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Hockey
Kostya Kennedy
April 12, 1999
The Maine ManLed by goalie Alfie Michaud, the Black Bears bagged the NCAA title
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April 12, 1999

Hockey

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The Maine Man
Led by goalie Alfie Michaud, the Black Bears bagged the NCAA title

At each stoppage during the NCAA championship game last Saturday between Maine and New Hampshire at the Pond in Anaheim, Alfie Michaud, the Black Bears' goalie, skated the width of the ice, sideboard to sideboard. His pace was as methodical as a pendulum until it was time for play to resume. "I talked to myself and reminded myself to concentrate on the exact second at hand," said Michaud after beating the Wildcats 3-2 in overtime. "That's why I never got too caught up in the excitement of the game. I just thought, One second at a time."

By night's end Michaud had survived 4,250 seconds of hockey and 48 New Hampshire shots to lead Maine to its second national championship in this decade. Left wing Marcus Gustafsson's goal with 10:50 gone in the extra session won the game, but there never would have been an overtime had it not been for the heroic Michaud, who was voted the Frozen Four's most outstanding player. Including the 35 saves he made in Maine's 2-1 semifinal win over Boston College last Thursday, Michaud had a .964 save percentage in the two games, fourth-best in the 52-year-history of the final four. "He was our MVP all year," says Black Bears wing Steve Kariya, little brother of Paul, the star wing of the Mighty Ducks. "He's quiet, but he gives us confidence."

As Maine went 31-6-4 this year, Michaud did more for the Black Bears than his nation-leading 28 wins imply. Along with Kariya, his equally even-keeled housemate, Michaud imparted to his teammates the calmness they needed to weather the valleys before last Saturday's peak. Maine came into this season still haunted by the recruiting violations that led to NCAA sanctions barring it from the postseason in 1996 and '97. Then, on Feb. 23, the Black Bears were rocked by the death of 24-year-old equipment manager Rich Britt, who was killed in a car accident. They went 2-2 in their remaining regular-season games, but when the tournament started—to honor Britt they kept a jersey with the number 99, symbolizing the year he died, on the bench at every game—their focus on the title was sharp.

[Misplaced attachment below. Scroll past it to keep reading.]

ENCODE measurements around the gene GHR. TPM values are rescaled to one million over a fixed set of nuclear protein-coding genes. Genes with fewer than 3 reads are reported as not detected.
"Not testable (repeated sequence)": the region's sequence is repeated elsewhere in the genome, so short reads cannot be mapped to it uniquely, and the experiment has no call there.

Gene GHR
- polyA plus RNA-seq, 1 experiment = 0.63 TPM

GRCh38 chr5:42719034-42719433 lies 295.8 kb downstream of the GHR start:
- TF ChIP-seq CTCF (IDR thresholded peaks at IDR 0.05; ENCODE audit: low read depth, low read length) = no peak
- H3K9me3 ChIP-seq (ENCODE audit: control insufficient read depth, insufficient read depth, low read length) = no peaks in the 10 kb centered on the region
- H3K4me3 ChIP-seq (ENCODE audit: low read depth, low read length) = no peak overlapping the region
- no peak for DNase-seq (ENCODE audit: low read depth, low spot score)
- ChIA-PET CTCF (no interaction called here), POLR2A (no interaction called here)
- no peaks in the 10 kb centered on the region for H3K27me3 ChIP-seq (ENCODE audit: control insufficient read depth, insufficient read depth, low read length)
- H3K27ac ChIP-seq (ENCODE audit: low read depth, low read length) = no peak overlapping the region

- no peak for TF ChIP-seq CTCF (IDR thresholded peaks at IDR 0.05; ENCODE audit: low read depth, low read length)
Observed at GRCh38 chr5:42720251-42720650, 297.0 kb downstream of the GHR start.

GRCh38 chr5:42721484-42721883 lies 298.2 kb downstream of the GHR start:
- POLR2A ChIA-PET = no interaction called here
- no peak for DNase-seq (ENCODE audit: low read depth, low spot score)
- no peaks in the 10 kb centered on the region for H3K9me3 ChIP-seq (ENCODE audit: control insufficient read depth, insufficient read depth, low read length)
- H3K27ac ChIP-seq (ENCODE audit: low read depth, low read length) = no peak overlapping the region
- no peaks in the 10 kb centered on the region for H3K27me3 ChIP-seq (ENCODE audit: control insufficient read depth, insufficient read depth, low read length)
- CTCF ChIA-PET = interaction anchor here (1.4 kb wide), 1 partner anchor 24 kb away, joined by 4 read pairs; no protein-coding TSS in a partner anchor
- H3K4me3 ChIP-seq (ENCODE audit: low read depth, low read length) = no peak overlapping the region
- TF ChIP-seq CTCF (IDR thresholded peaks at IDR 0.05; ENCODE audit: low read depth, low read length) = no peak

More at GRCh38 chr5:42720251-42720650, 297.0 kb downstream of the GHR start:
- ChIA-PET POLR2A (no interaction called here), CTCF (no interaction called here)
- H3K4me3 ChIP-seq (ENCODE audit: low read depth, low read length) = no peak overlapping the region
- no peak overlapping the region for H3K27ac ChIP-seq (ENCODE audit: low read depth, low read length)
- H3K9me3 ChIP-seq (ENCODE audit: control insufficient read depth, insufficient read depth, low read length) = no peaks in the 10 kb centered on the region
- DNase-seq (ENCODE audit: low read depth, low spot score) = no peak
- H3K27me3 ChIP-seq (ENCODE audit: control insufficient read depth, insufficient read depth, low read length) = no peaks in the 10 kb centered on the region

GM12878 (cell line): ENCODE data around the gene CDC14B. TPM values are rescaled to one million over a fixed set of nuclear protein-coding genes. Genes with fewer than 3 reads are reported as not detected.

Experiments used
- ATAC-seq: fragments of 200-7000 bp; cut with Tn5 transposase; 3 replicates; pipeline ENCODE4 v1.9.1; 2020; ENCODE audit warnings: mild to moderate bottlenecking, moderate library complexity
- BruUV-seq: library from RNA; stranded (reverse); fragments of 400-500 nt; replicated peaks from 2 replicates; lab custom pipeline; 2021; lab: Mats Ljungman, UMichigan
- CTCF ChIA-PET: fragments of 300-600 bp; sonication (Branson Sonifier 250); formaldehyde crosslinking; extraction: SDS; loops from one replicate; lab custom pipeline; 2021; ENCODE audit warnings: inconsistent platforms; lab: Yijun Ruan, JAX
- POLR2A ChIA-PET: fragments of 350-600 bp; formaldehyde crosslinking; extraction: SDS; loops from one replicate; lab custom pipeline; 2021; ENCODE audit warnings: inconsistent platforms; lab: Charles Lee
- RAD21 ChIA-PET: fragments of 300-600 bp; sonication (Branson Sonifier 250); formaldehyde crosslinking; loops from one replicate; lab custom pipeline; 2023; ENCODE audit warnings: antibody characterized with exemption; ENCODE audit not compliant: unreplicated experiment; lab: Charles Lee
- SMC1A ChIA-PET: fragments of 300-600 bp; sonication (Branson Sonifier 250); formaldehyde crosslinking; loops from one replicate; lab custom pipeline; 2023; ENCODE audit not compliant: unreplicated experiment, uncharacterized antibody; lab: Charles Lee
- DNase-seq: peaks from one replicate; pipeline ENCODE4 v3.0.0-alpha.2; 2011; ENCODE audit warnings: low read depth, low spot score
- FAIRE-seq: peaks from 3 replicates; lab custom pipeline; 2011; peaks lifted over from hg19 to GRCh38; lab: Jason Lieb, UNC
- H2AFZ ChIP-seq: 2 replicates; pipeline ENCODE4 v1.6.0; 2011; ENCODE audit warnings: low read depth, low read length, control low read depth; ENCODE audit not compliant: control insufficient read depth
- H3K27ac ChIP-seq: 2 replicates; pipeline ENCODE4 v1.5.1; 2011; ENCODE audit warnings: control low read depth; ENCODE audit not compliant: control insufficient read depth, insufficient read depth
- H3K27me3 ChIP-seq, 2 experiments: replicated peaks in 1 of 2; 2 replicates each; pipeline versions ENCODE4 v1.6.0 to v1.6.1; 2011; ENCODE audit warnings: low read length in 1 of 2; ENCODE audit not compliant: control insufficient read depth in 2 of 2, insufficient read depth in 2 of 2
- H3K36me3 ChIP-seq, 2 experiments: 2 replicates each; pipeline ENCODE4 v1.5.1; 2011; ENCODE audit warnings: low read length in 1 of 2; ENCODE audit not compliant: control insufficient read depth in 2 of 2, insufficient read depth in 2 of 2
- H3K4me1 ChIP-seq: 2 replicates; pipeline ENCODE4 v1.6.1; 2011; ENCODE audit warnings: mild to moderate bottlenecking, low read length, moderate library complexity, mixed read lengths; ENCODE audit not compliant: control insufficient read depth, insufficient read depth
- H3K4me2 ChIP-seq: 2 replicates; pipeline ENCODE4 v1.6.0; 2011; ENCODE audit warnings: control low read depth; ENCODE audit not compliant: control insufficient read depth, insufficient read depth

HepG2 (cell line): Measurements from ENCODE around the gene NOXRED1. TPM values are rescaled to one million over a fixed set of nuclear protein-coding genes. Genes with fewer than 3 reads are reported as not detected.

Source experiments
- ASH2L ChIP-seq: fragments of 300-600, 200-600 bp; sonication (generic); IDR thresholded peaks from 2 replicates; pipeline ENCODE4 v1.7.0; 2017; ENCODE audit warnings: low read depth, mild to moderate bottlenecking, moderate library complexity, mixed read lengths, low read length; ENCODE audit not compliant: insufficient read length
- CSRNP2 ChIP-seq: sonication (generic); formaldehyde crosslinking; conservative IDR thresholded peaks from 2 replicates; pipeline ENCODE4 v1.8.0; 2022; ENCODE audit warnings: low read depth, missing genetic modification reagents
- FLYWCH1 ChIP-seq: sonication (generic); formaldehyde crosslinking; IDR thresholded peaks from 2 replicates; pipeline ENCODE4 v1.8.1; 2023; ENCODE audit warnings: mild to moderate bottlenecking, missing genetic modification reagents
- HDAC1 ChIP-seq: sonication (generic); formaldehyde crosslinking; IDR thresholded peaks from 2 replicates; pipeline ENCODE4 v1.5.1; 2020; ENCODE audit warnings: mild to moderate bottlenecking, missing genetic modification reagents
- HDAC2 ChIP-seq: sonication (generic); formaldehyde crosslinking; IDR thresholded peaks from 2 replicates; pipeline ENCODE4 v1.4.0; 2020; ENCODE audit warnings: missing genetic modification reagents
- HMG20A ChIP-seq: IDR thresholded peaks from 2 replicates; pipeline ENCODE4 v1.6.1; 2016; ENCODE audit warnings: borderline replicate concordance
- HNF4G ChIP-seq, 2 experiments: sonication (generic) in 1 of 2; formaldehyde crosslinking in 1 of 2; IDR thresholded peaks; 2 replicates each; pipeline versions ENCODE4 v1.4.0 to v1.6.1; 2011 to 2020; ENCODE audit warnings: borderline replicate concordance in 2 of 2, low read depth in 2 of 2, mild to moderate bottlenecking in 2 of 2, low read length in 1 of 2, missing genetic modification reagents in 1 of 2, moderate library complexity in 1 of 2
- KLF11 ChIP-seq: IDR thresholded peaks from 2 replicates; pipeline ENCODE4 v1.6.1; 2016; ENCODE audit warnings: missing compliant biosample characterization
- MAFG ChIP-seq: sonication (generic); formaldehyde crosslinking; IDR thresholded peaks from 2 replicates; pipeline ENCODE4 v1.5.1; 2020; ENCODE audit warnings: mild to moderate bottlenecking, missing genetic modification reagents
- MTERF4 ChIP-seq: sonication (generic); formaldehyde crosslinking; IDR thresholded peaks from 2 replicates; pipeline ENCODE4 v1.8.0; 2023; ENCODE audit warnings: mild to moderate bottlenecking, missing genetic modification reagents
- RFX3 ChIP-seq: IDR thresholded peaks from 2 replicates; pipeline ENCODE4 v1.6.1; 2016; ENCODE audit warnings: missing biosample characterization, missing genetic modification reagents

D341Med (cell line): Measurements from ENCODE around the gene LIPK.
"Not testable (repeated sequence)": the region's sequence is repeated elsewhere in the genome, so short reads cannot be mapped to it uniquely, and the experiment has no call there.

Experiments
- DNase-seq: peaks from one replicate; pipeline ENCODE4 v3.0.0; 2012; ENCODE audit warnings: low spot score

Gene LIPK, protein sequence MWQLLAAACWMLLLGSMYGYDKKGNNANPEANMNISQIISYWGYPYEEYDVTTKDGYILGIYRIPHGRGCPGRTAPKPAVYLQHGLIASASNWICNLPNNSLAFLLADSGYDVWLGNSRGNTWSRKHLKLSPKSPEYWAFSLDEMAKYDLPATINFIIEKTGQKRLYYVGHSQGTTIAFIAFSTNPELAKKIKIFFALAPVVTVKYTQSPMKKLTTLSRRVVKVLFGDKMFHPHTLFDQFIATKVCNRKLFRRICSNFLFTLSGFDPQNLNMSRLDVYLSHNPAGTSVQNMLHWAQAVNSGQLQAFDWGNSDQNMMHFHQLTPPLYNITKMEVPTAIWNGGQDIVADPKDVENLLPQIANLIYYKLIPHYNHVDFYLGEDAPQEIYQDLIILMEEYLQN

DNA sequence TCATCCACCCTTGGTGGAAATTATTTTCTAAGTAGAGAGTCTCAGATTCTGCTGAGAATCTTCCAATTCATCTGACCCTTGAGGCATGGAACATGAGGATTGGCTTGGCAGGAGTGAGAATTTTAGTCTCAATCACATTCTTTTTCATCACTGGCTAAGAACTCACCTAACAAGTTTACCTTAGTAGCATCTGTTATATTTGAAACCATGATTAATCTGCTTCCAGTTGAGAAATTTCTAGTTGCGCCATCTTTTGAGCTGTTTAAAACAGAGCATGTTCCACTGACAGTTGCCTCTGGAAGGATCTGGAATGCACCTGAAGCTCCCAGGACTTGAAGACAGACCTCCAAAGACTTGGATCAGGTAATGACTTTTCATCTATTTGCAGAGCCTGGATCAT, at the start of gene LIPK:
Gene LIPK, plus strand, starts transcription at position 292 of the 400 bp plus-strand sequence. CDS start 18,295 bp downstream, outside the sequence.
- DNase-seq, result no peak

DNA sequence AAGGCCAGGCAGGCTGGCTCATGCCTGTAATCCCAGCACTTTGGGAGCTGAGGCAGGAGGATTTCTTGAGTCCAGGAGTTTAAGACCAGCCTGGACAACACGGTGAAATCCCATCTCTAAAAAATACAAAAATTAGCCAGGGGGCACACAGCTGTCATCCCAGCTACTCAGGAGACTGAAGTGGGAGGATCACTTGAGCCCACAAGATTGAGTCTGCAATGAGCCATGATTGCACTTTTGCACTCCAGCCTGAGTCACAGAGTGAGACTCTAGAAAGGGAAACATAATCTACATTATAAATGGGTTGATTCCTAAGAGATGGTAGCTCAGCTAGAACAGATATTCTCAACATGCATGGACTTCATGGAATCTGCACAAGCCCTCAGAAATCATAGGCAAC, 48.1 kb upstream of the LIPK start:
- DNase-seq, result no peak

"During the regionals Ohio State and Clarkson were screaming before the games," says Maine coach Shawn Walsh. "We just went quietly onto the ice. That comes from guys like Alfie and Steve. I lean on them to set the tone."

Even levelheaded goalies have eccentricities, and throughout the final Michaud repeatedly poured the contents of his water bottle down the nape of his neck No wonder, then, that New Hampshire's onslaughts rolled off him like water off a duck's back. "The beginning of the game is like a blur," Michaud said when asked about his play in the early going. "That was a lot of seconds ago."

The Crease Rule
Keep Out Means Keep Out!

All the carping about the injustice of the NHL's crease rule must stop. The sensible, clear-cut regulation says that for a goal to count, an offensive player may not enter the crease before the puck gets there. Only when a referee judges that the offensive player was forced into or held in the crease is an exception made.

The rule, enforced by on-ice officials with the aid of video replay, ensures that a goalie has sufficient room to make a save, but it's blind to whether the offending player actually interfered with the play. "Sometimes the puck goes in and the camera shows that a guy on the other side of the play had his skate in the crease," says Rangers general manager Neil Smith. "Even though he didn't affect the play, you lose a goal."

Such concerns inspired the league last summer to narrow the crease by four feet, to eight feet across, while retaining its old depth, which arcs out six feet from the goal line. As recently as February, NHL general managers were pleased enough with the new width that they voted, by a two-thirds majority, to keep the rule as is. Then as the season moved into the home stretch, frustration over lost goals led many to damn the rule. "I voted to keep it," says Capitals general manager George McPhee, "but within two weeks I'd seen four goals taken away, and I'd changed my mind."

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